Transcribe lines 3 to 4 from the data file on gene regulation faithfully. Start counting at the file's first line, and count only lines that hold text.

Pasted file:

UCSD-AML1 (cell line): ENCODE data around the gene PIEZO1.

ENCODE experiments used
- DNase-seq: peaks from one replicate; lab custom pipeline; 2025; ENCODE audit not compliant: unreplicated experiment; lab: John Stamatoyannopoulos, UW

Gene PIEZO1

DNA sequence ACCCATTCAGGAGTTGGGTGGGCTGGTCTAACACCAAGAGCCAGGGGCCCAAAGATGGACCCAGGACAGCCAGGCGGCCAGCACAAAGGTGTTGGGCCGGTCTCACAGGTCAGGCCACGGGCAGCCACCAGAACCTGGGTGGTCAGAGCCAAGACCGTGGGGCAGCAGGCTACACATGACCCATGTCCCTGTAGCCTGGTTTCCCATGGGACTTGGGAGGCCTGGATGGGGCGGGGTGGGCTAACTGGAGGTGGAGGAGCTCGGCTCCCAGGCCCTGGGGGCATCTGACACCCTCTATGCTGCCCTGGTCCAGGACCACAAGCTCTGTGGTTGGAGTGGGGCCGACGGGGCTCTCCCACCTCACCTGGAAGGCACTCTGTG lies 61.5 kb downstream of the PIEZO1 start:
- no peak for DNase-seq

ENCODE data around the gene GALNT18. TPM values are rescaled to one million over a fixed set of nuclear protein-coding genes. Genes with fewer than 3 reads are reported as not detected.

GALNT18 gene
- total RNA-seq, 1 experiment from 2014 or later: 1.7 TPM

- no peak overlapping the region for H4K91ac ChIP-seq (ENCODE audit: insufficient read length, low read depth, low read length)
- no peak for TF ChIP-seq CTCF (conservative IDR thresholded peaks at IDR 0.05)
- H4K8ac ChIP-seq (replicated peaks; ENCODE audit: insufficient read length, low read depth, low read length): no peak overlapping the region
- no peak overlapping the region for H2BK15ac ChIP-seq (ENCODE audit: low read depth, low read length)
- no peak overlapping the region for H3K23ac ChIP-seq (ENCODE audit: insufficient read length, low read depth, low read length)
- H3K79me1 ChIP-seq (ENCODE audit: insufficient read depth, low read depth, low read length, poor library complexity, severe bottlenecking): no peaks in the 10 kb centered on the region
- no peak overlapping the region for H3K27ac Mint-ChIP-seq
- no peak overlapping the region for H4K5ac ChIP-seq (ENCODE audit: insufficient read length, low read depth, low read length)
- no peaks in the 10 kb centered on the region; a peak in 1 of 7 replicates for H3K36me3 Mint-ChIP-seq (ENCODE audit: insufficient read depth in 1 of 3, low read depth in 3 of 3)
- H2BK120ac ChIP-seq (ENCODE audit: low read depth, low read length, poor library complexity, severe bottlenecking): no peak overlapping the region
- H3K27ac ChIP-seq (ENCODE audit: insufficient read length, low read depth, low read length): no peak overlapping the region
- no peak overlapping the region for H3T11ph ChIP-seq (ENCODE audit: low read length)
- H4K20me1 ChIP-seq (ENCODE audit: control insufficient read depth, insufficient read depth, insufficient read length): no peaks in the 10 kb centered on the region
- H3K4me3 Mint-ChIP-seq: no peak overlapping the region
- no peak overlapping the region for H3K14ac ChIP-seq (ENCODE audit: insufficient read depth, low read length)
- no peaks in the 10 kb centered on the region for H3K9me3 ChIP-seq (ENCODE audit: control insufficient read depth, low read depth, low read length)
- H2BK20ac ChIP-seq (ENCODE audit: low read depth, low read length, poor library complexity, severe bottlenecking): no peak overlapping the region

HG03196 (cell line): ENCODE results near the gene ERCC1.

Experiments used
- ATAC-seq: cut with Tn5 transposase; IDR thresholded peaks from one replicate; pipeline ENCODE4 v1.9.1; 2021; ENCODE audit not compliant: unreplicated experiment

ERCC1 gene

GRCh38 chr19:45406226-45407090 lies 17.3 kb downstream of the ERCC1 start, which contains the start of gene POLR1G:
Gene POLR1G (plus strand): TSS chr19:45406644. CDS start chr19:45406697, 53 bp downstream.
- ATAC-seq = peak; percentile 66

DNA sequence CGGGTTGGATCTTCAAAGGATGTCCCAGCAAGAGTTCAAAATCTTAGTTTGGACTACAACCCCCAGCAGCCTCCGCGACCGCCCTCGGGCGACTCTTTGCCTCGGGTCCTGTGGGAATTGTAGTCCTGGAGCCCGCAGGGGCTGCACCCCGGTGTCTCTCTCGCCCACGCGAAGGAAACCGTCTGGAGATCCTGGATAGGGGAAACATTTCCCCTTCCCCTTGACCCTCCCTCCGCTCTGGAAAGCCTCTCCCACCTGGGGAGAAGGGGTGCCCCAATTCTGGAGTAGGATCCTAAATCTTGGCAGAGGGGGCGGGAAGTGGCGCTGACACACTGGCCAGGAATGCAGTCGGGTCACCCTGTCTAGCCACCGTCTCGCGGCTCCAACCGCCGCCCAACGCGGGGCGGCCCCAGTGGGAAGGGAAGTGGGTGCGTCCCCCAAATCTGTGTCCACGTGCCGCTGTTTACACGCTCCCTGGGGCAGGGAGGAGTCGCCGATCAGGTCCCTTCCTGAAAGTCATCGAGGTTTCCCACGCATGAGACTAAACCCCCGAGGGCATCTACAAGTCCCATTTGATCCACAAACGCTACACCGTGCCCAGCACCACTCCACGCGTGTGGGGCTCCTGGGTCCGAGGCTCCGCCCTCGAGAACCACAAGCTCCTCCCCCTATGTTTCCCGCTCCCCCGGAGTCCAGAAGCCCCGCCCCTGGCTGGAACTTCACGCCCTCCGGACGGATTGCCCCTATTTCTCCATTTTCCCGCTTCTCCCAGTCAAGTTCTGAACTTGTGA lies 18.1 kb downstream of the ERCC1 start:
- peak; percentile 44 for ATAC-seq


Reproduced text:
- DNase-seq: peaks from one replicate; lab custom pipeline; 2025; ENCODE audit not compliant: unreplicated experiment; lab: John Stamatoyannopoulos, UW

Gene PIEZO1